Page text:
* Any views expressed in this opinion piece are those of the author and not of Thomson Reuters Foundation.
In more than six decades, there have only been 21 Black CEOs out of 1,800. Adding more Black executives to boards will increase shareholder value. Companies have been complacent for too long
By Tracy Porter, Founding Chairman of the Blacks on Corporate Boards committee for Boule, Sigma Pi Phi Fraternity; Founder and CEO of Premiere Solutions fleet management company.
Economic justice is tied to social justice.
It is urgent for diversity, equity and inclusion efforts to move past rhetoric into measurable outcomes. It is time to have more Black executives in board rooms and to hold companies accountable for their failures to be more inclusive.
Fortune 500 recently added two Black women to its CEO roster—Roz Brewer of Walgreens Boot Alliance and Thasunda Brown Duckett of TIAA. That adds up to five Black CEOs on the list this year.
A new Fortune 500 partnership, Measure Up, has 14 data measures to identify the top 20 Most Progressive Companies on Racial Inclusion. In more than six decades, there have only been 21 Black CEOs out of 1,800.
The fiduciary responsibility of a board is to enhance all shareholders’ value. Guaranteeing your board reflects the diversity of constituents and communities served accomplishes that.
According to Deloitte’s “Missing Pieces Report,” Fortune 500 board representation shows 80.7 percent of board seats were filled by white directors, with 59.6 percent filled by white men.
A separate Deloitte report found that companies with inclusion in hiring practices “generate up to 30 percent higher revenue per employee, are more profitable, and become eight times more likely to achieve positive business outcomes.”
Board members can enhance diversity in three ways. The first step is examining the cultural and racial identities of people in the organization. Answer definitively, collect data and report on diversity in the entry level, middle management, C-suite and board.
Secondly, all board members need to examine philanthropy. If you have a foundation, are you investing in communities of color and nonprofits that benefit Black men, women, girls and boys and how? Name the top five philanthropic organizations you supported in the last 12 months.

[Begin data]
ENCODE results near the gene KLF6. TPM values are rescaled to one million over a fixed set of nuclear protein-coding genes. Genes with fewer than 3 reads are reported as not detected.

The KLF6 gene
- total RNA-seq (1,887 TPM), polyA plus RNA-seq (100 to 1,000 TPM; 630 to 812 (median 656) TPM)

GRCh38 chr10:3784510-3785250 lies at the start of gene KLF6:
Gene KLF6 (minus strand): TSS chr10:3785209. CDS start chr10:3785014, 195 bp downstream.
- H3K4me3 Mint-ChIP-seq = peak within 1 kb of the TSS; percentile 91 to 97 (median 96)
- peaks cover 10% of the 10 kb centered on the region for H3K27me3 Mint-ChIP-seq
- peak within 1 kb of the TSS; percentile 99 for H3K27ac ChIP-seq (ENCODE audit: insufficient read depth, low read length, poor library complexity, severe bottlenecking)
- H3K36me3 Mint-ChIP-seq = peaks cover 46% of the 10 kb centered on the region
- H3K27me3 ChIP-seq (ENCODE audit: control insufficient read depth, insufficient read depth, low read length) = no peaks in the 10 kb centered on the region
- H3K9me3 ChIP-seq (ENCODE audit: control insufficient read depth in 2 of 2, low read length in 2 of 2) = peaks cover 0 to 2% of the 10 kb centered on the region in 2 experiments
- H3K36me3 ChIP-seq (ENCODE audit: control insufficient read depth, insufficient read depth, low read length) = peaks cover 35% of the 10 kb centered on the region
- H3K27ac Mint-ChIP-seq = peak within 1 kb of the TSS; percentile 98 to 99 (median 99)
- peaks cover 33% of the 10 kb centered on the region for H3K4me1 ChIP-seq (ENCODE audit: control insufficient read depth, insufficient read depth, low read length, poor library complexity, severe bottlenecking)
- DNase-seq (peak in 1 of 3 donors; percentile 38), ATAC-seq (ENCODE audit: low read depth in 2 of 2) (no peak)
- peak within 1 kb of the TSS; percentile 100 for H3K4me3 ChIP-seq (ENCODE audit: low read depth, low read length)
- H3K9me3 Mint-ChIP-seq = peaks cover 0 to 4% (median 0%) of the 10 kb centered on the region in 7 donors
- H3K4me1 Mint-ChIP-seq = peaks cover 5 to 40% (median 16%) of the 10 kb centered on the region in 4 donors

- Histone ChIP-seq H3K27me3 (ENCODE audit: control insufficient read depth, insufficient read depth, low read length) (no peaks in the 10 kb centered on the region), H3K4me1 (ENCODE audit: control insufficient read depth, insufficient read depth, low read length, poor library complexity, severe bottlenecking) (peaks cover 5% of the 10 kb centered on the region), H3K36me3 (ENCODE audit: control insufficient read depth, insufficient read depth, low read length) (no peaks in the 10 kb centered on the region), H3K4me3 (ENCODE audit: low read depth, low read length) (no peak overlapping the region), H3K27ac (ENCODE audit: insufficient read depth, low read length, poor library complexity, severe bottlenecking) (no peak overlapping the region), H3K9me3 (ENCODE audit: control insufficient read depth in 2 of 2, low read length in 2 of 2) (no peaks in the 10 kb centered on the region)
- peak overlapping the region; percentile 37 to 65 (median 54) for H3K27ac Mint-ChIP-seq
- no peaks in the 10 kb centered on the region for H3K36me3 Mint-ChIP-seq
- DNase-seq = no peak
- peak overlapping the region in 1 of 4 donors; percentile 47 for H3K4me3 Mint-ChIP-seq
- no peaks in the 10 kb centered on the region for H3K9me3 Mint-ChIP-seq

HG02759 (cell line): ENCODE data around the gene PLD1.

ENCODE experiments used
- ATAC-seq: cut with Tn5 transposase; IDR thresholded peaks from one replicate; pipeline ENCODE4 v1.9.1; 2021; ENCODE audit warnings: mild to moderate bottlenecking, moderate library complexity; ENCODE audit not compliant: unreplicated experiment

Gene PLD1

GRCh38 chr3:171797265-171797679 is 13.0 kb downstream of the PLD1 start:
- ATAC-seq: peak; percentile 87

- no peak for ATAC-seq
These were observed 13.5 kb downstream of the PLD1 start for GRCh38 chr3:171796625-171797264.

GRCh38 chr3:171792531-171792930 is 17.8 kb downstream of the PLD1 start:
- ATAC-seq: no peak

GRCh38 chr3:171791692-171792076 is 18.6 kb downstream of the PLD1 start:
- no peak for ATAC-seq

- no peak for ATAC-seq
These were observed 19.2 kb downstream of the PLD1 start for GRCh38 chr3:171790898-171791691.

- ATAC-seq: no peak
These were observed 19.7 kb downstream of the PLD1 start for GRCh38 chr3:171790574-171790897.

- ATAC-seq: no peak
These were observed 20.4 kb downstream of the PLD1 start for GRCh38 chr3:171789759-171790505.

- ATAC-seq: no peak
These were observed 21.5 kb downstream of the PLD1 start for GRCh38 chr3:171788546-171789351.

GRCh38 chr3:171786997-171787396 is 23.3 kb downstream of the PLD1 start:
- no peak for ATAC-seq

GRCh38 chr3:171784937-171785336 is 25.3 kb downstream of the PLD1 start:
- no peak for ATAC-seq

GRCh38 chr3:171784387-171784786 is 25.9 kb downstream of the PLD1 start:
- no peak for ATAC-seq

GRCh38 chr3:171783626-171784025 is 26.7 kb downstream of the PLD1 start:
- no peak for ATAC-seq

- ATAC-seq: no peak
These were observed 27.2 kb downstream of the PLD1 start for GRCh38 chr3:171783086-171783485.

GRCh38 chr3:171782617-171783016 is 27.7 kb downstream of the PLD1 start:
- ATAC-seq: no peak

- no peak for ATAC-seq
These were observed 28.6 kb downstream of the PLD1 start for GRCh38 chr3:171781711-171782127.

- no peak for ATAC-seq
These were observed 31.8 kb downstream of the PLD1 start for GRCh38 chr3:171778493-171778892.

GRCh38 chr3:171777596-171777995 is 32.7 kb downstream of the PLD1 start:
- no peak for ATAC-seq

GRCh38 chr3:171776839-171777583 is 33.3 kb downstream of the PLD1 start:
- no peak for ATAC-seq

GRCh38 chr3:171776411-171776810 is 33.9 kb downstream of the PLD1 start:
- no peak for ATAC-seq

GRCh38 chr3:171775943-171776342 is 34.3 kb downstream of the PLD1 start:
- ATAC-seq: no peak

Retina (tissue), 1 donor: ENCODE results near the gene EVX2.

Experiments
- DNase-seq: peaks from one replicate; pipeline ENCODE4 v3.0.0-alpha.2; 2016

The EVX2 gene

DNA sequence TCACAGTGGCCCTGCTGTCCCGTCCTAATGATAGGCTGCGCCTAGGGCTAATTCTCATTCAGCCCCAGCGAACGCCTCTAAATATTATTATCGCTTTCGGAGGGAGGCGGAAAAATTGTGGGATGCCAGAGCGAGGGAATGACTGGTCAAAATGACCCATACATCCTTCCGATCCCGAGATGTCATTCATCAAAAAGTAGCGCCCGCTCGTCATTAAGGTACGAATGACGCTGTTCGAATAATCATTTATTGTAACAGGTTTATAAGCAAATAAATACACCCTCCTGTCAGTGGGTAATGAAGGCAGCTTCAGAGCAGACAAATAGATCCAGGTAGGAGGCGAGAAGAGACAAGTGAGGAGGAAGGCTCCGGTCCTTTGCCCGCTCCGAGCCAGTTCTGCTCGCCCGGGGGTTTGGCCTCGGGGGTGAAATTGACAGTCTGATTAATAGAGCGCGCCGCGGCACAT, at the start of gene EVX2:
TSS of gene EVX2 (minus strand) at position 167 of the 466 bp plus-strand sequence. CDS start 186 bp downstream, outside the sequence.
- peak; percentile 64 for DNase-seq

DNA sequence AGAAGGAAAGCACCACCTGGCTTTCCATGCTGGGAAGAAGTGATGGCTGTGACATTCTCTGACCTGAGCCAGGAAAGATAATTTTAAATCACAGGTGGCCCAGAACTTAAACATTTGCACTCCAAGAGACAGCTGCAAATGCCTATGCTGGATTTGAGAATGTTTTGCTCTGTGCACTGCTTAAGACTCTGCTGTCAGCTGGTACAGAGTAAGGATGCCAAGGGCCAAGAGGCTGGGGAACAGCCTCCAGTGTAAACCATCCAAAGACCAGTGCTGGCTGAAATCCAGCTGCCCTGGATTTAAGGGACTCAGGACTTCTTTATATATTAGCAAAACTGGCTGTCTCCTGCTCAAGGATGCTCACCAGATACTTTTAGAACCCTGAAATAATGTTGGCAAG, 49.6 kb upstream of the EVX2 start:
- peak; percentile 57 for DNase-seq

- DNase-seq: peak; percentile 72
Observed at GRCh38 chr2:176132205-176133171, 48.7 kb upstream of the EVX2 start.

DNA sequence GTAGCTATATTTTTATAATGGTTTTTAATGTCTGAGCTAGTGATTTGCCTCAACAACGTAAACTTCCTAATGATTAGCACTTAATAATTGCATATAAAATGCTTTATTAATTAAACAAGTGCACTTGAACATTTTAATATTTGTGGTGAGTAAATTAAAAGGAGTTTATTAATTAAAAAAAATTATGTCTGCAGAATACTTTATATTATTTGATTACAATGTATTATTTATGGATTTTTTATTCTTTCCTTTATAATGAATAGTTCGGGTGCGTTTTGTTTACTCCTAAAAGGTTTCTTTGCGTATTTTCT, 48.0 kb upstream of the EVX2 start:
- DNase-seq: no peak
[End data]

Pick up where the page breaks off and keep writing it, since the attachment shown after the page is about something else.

The third step is examining procurement. What does your supply chain look like; is there diversity in the ownership of businesses you work with and how are you increasing participation of Black businesses? This must move beyond tokenism and offer fair opportunities to Black-owned businesses, which have been disproportionately impacted by COVID.
Having more Black board members affects not only company performance but also individual wealth and community prosperity.
The Brookings Institute reports that in 2019 the median white household income was “$188,200 in wealth—7.8 times that of the typical Black household at $24,100. White households reported average wealth of $983,400, which is 6.9 times that of Black households at $142,500.”
More recently, the Federal Reserve reports in the second quarter of 2020, that “white households—who account for 60 percent of the U.S. population—held 84 percent, or $94 trillion of total household wealth in the U.S.. Black households—who account for 13.4 percent of the U.S. population—held just 4 percent or $4.6 trillion of total household wealth.”
More Blacks on boards of directors throughout the country can narrow—and move to eliminate—this wealth gap and racial pay gaps if all three of these steps are incorporated, reported and shared publicly.
The preponderance of white male board directors ends by challenging the CEO, chair of nominating committee and chair of the board to go to nontraditional places for talent and seek nominees from Black organizations.
Some entities are already working to be more inclusive, with mixed results.
The Billion Dollar Roundtable that counts among its membership Johnson & Johnson, Verizon, Bank of America, Walmart and others was founded 20 years to ago to recognize companies “spending at least $1 billion with minority and woman-owned suppliers.”
A March 2020 University of Illinois study found persons of color held about 15% of the boardroom seats in the state, though they account for 40% of the state’s population. Archer-Daniels-Midland reported 55% its 11 board directors were Black, Asian or Hispanic.
Nasdaq Inc (NDAQ.O) announced a requirement of listed companies to report on director diversity by gender, as well as Black, Hispanic and LGBTQ+. NASDAQ recently backtracked with amendments allowing a one-year grace period among other concessions.
Board members need to act and be transparent with results of DEI efforts. They need to make available data on outcomes of representation and inclusion claims on their boards of directors.
Adding more Black executives to their boards will increase shareholder value. Companies have been complacent for far too long.